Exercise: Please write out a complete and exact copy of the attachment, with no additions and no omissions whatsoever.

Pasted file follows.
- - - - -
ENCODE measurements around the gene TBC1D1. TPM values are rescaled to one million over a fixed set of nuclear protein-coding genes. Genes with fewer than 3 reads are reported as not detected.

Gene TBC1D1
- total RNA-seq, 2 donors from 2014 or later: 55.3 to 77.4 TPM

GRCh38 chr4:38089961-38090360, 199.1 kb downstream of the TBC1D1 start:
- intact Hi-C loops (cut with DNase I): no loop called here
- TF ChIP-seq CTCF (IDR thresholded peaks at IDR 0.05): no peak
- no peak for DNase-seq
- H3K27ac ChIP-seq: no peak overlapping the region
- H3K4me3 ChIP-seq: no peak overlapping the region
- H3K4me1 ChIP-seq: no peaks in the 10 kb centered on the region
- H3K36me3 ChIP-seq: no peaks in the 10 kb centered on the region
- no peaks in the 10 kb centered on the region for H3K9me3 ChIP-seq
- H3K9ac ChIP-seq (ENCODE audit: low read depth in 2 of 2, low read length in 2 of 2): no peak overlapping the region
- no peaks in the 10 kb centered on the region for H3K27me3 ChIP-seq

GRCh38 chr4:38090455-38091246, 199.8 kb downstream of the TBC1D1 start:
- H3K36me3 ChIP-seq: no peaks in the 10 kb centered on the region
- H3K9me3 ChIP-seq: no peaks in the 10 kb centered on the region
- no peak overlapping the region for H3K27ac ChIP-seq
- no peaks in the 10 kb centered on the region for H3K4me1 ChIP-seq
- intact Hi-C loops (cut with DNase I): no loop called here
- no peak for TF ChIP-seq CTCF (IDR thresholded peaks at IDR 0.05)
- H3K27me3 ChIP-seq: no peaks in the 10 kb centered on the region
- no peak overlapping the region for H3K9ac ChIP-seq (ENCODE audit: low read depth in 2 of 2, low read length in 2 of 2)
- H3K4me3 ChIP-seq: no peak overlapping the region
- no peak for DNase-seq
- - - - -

ENCODE measurements around the gene TBC1D1. TPM values are rescaled to one million over a fixed set of nuclear protein-coding genes. Genes with fewer than 3 reads are reported as not detected.

Gene TBC1D1
- total RNA-seq, 2 donors from 2014 or later: 55.3 to 77.4 TPM

GRCh38 chr4:38089961-38090360, 199.1 kb downstream of the TBC1D1 start:
- intact Hi-C loops (cut with DNase I): no loop called here
- TF ChIP-seq CTCF (IDR thresholded peaks at IDR 0.05): no peak
- no peak for DNase-seq
- H3K27ac ChIP-seq: no peak overlapping the region
- H3K4me3 ChIP-seq: no peak overlapping the region
- H3K4me1 ChIP-seq: no peaks in the 10 kb centered on the region
- H3K36me3 ChIP-seq: no peaks in the 10 kb centered on the region
- no peaks in the 10 kb centered on the region for H3K9me3 ChIP-seq
- H3K9ac ChIP-seq (ENCODE audit: low read depth in 2 of 2, low read length in 2 of 2): no peak overlapping the region
- no peaks in the 10 kb centered on the region for H3K27me3 ChIP-seq

GRCh38 chr4:38090455-38091246, 199.8 kb downstream of the TBC1D1 start:
- H3K36me3 ChIP-seq: no peaks in the 10 kb centered on the region
- H3K9me3 ChIP-seq: no peaks in the 10 kb centered on the region
- no peak overlapping the region for H3K27ac ChIP-seq
- no peaks in the 10 kb centered on the region for H3K4me1 ChIP-seq
- intact Hi-C loops (cut with DNase I): no loop called here
- no peak for TF ChIP-seq CTCF (IDR thresholded peaks at IDR 0.05)
- H3K27me3 ChIP-seq: no peaks in the 10 kb centered on the region
- no peak overlapping the region for H3K9ac ChIP-seq (ENCODE audit: low read depth in 2 of 2, low read length in 2 of 2)
- H3K4me3 ChIP-seq: no peak overlapping the region
- no peak for DNase-seq